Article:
Arnold Kling  

Bioethics and Life Extension

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Aubrey de Grey writes,


The practical fact is that, of the three categories of death enumerated at the beginning of this section (early, “bad” late and “good” late), society seems committed to delaying all three. The only issue is the relative priority that should be given to delaying one versus another – and this must be evaluated in the context of foreseeable biomedical reality, not fantasy. Specifically, those who fear the consequences of a dramatic delay in both types of late death are engaging in profound intellectual dishonesty if they ignore the fact that meaningful compression of morbidity – that is, selective postponement of bad death and consequent increase in good deaths, without much change in life expectancy – is biomedically implausible. Rather, they must accept the fact that the only realistic approach to greatly postponing bad deaths is to combat aging itself, and that this will correspondingly postpone good deaths, thereby – unless we deliberately eschew measures to prevent early deaths, as noted above – greatly raising life expectancy, with all that that entails.

In other words, attempts to reduce disease and suffering in old age are inevitably going to extend life. A bioethics that supports one but not the other is incoherent.

Over two centuries ago, the rate of infant mortality was high. Without modern bioethicists to stop them, scientists found ways to bring the rate of infant and childhood mortality way down. This had profound social consequences. For example, people became interested in birth control, because they no longer needed to have a lot of children in order to have surviving heirs. People tended to invest more in "quality" than quantity when it came to children. No one is arguing that all of this is unnatural and that we should go back to the days of high infant mortality.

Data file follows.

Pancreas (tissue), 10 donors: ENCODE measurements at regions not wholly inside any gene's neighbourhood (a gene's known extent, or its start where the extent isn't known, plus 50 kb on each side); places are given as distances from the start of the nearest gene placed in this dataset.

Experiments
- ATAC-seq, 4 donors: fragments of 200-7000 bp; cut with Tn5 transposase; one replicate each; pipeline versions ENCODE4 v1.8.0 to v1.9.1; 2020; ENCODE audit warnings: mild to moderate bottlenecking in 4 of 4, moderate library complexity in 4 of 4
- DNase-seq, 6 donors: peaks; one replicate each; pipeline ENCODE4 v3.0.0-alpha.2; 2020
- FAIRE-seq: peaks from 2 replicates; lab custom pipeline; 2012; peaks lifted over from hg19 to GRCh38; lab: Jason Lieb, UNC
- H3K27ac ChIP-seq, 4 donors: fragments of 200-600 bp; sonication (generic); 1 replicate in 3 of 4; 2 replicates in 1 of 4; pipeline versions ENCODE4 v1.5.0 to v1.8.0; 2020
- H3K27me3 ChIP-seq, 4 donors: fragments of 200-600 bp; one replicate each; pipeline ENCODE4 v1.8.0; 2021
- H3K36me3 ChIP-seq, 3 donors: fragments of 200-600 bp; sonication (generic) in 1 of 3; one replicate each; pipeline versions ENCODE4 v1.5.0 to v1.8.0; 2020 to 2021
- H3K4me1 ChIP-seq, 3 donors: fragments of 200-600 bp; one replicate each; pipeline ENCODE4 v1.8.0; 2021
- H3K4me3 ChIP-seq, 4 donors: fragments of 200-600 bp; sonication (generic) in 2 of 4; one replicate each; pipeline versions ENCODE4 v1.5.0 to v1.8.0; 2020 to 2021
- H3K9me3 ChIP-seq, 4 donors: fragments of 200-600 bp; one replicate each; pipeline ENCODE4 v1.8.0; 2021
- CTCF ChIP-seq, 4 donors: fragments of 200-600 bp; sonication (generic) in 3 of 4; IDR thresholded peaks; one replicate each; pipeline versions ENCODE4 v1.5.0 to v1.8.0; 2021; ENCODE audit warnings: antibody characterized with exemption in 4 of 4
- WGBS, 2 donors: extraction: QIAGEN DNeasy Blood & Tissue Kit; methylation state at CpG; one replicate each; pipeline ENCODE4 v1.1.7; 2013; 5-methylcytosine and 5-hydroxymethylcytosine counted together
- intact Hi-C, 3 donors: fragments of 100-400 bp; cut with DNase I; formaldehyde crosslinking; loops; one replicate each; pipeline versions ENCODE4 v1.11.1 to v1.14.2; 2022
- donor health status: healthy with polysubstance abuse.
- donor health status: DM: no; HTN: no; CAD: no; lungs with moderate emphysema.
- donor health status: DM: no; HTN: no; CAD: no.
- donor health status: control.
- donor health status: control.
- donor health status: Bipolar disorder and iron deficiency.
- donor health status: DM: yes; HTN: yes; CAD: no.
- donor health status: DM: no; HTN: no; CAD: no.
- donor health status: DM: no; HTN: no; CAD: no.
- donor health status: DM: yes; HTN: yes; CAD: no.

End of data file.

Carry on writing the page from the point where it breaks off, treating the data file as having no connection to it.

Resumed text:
Life extension poses a similar "threat." It would lead to profound social changes. Yet I doubt that one hundred years from now people will be saying, "Too bad people live so healthily for so long. Things were much better when most people suffered and died in their 80's and 90's."


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CATEGORIES: Growth: Consequences



COMMENTS (2 to date)
Cyberike writes:

Hold on. I think it is OK to try to reduce suffering but I don't relate suffering and death at all. Suffering, to me, generally involves pain. Dying is not "suffering", but can be a release from pain. Generally, the concept of "healthy" and "suffering" are opposite each other. If you extend the life of someone who is suffering, you are extending their pain, and I don't see how that is ethical at all.

Kevin Dewalt writes:

Bravo and well-said. The arguments against curing aging are hollow indeed. That doesn't stop people from making them.

Anyone who raises a problem with curing aging must prove that the subsequent problems are both (1) worse and (2) unsolvable. Good luck, for the suffering and death of 100,000 people a day is a bad problem indeed.

As for myself, I have created a YouTube challenge to support Aubrey's vision. http://www.youtube.com/watch?v=I8lKJCEyRaQ

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